A New Sanctuary for Scallops

The Peconic Bay Scallop, whose adult population has been wiped out in East End waters each of the past two seasons, is getting a boost this year from Southampton Town, which in mid-July began to establish a bay scallop nursery at its Tiana Bayside community aquaculture facility on Dune Road in Hampton Bays.

The project, in cooperation with Cornell Cooperative Extension of Suffolk County’s Marine Program, which runs the Tiana Bayside facility for the town, is being funded by a $579,528 grant through the town’s Community Preservation Fund, which can use up to 20 percent of its revenue for water quality initiatives.

Southampton Town and Cornell Cooperative Extension officials gathered July 19 for a ceremonial “bay scallop toss” to launch the project.

“The bay scallop portion of this CPF-funded effort will create the economic activity of bay scallop harvests in a way that improves water quality, as the scallops filter excess algae from the water,” said  CCE Marine Program Natural Resource Specialist and long-time Bay Scallop Restoration Program leader Chris Smith. “As importantly, it strengthens people’s connection to our bays and creeks, our heritage.”

Juvenile scallops will be grown in floating cages in a nursery at the Tiana Bayside facility, after which they are slated to be seeded at several locations throughout Southampton Town waters in the hopes that they spawn and contribute to the restoration of the wild scallop population.

The Tiana Bayside educational facility, which is currently home to a community oyster garden and the location of aquaculture education classes led by Cornell Cooperative Extension educators, was spearheaded by Southampton Town Councilman John Bouvier.

“I look forward to growing our common interests in restoring our shellfish populations by direct seeding, aquaculture and other means,” said Mr. Bouvier. “I am very proud to be a part of establishing this facility and continuing to support the impressive skills and dedication of CCE staff.”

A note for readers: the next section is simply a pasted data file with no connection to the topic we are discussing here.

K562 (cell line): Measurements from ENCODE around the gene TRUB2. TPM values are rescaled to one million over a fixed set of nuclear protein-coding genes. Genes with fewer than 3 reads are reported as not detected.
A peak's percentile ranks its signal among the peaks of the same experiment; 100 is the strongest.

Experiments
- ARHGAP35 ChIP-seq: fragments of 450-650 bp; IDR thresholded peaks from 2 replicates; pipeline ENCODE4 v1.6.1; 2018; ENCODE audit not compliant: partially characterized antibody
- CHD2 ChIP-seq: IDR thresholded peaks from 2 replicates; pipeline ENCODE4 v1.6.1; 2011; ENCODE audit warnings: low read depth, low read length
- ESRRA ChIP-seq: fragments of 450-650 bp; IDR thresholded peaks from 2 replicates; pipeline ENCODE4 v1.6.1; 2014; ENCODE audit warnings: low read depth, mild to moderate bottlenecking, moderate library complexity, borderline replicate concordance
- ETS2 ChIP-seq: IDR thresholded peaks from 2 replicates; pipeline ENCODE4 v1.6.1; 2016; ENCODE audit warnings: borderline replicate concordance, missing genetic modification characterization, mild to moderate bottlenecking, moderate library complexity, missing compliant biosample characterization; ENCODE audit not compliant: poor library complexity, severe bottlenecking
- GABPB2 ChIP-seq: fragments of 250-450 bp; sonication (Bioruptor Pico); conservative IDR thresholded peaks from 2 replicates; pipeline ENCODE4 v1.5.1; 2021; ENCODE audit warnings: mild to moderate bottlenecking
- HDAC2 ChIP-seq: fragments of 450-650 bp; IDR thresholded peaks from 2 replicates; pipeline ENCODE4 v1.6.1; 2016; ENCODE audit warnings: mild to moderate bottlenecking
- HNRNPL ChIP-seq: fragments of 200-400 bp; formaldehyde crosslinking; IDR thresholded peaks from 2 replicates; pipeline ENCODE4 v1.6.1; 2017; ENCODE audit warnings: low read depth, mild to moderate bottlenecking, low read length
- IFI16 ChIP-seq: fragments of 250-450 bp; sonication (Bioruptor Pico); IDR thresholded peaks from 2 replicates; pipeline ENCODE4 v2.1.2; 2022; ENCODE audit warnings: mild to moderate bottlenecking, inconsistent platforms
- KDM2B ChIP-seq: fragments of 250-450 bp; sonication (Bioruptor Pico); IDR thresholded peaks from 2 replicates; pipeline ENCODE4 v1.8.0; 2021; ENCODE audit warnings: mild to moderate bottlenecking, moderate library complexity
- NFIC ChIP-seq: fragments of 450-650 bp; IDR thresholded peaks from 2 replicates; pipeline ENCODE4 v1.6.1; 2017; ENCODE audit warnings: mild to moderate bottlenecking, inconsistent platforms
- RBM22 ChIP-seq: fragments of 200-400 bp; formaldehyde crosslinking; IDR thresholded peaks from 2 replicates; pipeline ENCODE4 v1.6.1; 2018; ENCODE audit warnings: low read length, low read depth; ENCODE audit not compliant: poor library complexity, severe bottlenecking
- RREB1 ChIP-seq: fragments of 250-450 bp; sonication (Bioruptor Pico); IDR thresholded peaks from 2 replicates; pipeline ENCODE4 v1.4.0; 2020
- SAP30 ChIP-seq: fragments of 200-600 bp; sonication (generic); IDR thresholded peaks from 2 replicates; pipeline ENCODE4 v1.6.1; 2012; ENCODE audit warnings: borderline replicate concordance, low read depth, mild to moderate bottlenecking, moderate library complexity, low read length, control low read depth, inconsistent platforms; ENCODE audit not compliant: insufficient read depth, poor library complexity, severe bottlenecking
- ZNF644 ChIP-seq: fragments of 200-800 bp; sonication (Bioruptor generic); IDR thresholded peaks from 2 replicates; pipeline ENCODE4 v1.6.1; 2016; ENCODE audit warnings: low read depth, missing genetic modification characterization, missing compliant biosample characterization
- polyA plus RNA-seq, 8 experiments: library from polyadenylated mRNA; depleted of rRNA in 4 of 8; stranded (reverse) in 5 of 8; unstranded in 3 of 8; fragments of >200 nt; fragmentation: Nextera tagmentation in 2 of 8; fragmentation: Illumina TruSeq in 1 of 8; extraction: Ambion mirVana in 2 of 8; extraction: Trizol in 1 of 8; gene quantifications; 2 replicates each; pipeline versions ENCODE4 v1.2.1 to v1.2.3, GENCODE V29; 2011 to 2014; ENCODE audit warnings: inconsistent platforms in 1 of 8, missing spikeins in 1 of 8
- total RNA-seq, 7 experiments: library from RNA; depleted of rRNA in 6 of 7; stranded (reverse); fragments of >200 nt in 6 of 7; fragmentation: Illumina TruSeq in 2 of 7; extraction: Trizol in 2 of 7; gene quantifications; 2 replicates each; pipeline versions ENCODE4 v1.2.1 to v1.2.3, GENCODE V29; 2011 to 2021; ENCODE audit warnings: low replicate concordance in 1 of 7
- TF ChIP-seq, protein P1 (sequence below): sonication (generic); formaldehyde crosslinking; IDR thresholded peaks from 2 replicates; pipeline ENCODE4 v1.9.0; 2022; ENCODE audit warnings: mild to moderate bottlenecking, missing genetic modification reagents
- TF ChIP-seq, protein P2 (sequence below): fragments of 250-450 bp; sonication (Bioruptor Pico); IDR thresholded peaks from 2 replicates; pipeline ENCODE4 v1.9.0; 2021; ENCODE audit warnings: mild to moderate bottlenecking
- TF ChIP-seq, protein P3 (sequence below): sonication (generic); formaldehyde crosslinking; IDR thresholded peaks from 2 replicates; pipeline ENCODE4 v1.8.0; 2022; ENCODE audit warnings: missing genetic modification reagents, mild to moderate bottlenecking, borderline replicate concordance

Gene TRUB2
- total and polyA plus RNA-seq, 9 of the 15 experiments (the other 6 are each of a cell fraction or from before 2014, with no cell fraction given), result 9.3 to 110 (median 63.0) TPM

The project is also designed to restore eelgrass beds, a prime habitat for bay scallops, in a five-acre sanctuary site designated just off of the Tiana Bayside facility by the Southampton Town Trustees. At that site, researchers expect to plant eelgrass plants and seeds to determine the best methods for restoring the area’s historic eelgrass beds.

Tiana Bayside is also expanding its existing coastal plant nursery as part of the project, which will enable more plants to be grown for use in coastal resiliency and habitat restoration projects.  The town is seeking volunteers who’d like to get involved in the project, which includes a demonstration garden and informational signage.    

“Creating public awareness and involvement opportunities is integral to the long-term success of these restoration and water quality improvement efforts,” said CCE Marine Program Outreach Manager Kimberly Barbour. “We are so excited to present unique, hands-on stewardship opportunities to the community at Tiana Bayside Facility.” 

Programs in the works include monthly Back to the Bays Stewardship Sessions and ArtSEA Workshops, focused on the variety of species and habitats this project aims to restore and protect. Activities will include shellfish seeding excursions, preparing eelgrass planting units and art + science integrative programming. 

 “This program helps improve our water quality while supporting our local economy and celebrating our marine heritage, making it a winning situation all around,” said Southampton Town Supervisor Jay Schneiderman.

Beth Young

Beth Young built her first boat out of driftwood tied together with phragmites behind her family’s apartment above the old Mill Creek Inn in Southold. Nowadays, she spends most of her time kayaking, learning about shellfish, writing newspaper stories, trying to sail a Sunfish, and watching the way the bay changes from day to day. You can send her a message at [email protected]

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